Looking for the best acupressure points for stress? We’ve got you covered below. Feeling stressed? You’re not alone. According to a CDC survey, anywhere from 27 to 38 percent of adults reported symptoms of chronic stress, with numbers rising over time. And I probably don’t have to tell you that stress is capital B-A-D. If it goes unmanaged, stress can lead to weight gain, fatigue, skin problems, and a host of other issues. As someone who struggles with anxiety, I am always looking for ways to help calm my body’s fight or flight response—which is seemingly on all the time. I roll on essential oils, supplement with calming adaptogens (thanks, Big Chill!), and prioritize getting enough sleep. However, the latest anti-stress tool I’ve added is acupressure. Keep reading to discover the best pressure points to relieve stress.
What is Acupressure?Acupressure is a practice rooted in Traditional Chinese Medicine (TCM). Studies suggest that it can help manage and treat various issues, including but not limited to:
3 Healing Acupressure Points for StressLocate and massage these popular pressure points to relieve stress.
1. He Gu (LI4)You can locate the He Gu (LI4) pressure point between the web of your thumb and index finger, at the highest point of the muscle. The He Gu acupressure point has been thoroughly studied in clinical settings. Research shows that it’s not only a terrific pressure point to relieve stress, but also helps to:
- reduce constipation
- lighten headaches + tension
- relax the jaw + reduce associated pain
- ease overall pain
2. Zu San Li (ST36)Further down on your body, you can find the Zan San Li (ST26) pressure point by placing four fingers beneath your kneecap. From there, move horizontally to the outside of your shin. (To ensure this is the right spot, wiggle your foot up and down. You should feel a muscle moving.) In addition to relieving stress, Zan San Li can also help:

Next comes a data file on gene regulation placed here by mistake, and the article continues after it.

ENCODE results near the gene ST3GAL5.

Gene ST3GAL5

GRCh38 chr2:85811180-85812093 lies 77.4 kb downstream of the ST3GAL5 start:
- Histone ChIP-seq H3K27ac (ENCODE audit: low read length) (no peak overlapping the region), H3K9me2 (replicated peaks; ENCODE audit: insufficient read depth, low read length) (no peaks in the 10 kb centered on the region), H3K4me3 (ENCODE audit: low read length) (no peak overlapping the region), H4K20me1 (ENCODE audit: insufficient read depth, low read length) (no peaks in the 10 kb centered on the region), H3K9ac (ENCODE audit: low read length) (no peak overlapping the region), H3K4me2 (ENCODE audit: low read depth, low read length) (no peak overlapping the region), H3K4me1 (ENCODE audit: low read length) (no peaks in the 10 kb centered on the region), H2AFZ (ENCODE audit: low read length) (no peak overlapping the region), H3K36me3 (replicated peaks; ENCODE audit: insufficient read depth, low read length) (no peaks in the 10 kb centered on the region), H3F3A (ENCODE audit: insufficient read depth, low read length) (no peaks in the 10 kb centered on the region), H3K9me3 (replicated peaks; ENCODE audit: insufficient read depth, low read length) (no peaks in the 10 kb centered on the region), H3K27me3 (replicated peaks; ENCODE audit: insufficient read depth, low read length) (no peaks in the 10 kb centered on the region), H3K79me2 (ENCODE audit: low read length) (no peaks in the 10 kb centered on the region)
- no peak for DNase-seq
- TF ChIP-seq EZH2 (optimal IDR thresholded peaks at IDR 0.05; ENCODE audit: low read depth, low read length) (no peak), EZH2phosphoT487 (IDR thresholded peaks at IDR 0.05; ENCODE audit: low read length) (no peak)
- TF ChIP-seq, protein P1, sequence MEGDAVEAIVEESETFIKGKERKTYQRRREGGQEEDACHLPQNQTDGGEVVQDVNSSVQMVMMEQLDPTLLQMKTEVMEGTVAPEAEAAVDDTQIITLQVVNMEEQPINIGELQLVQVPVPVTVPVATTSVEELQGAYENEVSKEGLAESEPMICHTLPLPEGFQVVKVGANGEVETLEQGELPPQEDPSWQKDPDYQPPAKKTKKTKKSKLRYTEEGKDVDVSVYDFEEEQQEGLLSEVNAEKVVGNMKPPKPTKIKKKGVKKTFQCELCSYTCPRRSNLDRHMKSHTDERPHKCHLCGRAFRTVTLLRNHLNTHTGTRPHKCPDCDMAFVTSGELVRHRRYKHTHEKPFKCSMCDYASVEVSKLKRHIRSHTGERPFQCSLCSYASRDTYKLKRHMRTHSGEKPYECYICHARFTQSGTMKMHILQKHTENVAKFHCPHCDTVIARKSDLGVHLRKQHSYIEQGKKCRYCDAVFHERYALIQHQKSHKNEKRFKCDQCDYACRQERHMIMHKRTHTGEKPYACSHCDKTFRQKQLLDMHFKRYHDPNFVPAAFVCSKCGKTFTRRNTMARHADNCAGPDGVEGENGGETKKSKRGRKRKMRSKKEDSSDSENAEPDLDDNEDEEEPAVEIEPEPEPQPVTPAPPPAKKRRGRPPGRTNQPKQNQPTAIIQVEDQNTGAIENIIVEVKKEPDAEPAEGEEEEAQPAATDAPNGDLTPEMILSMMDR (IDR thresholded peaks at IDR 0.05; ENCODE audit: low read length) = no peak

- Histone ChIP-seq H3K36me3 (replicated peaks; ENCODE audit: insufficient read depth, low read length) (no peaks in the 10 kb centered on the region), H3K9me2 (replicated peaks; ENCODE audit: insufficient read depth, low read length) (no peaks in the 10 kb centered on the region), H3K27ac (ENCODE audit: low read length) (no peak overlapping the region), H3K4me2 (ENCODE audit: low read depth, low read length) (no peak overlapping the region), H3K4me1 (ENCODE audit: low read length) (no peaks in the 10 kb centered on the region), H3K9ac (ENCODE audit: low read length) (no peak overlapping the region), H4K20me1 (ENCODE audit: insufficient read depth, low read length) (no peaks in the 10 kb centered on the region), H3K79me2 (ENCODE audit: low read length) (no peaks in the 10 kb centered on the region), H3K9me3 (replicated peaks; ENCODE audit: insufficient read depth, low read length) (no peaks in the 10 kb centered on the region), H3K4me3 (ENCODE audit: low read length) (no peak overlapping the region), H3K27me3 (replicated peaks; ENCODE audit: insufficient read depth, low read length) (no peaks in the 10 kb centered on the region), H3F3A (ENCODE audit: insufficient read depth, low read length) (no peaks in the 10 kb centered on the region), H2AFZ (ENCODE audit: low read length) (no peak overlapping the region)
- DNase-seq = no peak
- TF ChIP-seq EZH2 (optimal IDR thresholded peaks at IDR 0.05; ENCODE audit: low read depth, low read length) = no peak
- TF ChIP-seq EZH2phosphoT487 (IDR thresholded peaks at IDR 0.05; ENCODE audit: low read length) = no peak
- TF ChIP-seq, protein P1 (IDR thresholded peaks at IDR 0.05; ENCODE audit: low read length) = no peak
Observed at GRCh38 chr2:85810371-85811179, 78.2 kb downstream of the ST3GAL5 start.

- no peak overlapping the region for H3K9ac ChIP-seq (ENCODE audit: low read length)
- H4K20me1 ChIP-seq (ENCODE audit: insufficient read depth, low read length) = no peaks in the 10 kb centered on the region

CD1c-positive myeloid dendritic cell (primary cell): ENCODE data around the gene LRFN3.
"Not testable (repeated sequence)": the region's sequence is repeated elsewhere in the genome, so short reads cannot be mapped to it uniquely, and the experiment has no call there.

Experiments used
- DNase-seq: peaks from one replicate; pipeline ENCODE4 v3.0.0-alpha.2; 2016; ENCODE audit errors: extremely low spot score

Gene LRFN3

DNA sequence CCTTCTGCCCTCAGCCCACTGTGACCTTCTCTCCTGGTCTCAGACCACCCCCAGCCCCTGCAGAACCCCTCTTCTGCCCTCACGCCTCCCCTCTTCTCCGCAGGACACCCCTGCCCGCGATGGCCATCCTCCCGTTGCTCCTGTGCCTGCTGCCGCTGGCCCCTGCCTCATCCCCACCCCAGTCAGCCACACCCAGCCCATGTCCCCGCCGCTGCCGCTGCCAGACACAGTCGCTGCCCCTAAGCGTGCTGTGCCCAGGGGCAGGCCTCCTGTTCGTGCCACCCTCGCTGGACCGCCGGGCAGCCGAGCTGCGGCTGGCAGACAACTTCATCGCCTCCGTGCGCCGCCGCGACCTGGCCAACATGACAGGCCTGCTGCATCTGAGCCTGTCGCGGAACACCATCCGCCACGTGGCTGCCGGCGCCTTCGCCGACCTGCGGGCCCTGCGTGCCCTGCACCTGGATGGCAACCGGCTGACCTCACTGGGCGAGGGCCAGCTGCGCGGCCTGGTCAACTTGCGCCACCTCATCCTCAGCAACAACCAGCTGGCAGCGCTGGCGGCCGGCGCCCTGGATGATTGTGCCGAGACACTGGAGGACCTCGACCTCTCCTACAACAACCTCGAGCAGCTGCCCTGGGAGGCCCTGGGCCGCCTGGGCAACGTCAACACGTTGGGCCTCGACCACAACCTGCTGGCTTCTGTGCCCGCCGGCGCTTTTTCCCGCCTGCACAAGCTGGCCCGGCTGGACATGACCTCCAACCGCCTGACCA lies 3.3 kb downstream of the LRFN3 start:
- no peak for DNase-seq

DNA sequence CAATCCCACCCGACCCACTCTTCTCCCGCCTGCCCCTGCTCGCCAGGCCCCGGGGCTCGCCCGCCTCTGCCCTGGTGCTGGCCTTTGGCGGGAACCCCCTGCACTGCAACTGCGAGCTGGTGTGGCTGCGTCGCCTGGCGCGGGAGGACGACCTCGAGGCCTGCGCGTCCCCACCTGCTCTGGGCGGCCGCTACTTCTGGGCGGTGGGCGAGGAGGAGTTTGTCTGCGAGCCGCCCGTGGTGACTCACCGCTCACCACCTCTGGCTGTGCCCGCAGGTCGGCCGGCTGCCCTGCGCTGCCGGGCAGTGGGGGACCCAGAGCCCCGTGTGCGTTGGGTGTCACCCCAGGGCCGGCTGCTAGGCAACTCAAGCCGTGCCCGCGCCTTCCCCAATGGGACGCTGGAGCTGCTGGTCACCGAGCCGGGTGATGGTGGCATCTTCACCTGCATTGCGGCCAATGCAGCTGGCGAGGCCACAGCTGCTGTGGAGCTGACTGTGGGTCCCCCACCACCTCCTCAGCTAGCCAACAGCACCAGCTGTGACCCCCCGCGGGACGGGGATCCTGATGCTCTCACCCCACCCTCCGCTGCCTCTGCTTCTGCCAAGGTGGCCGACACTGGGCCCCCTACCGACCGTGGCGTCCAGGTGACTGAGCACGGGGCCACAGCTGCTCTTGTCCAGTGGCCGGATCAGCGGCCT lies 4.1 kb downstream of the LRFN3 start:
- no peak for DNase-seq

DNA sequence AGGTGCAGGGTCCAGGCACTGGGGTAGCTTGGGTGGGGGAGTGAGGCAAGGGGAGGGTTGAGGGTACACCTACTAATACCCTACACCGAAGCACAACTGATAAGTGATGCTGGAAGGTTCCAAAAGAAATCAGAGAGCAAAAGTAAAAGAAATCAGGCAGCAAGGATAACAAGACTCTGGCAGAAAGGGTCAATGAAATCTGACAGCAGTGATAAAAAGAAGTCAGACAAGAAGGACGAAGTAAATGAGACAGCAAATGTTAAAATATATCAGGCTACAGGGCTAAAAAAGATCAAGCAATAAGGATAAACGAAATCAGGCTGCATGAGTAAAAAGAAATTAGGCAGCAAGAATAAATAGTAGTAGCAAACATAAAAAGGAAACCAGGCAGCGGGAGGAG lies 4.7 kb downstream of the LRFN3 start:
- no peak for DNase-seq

- alleviate GI distress
- relieve nausea
- improve fatigue
3. Tai Chong (LV3)To find the Tai Chong (LV3) pressure point, locate the space between your big toe and your second toe. From the place where the skin meets, move up about two finger widths. Similar to the acupressure points for stress above, Tai Chong puts in extra work by coming to the rescue for other wellness concerns. Stimulate this point to:
- alleviate lower back pain
- reduce the severity of cramps
- fall asleep more easily
- move liver qi
Final ThoughtsFeeling calmer thanks to acupressure for stress? We hope so! And now that you’re committed to a natural stress-fighting regimen, why not add some adaptogens and other herbal remedies to your routine? As noted earlier, I’m a huge fan of rhodiola rosea. Plus, when you’re ready for bedtime, consider reaching for valerian root to help you wind down.
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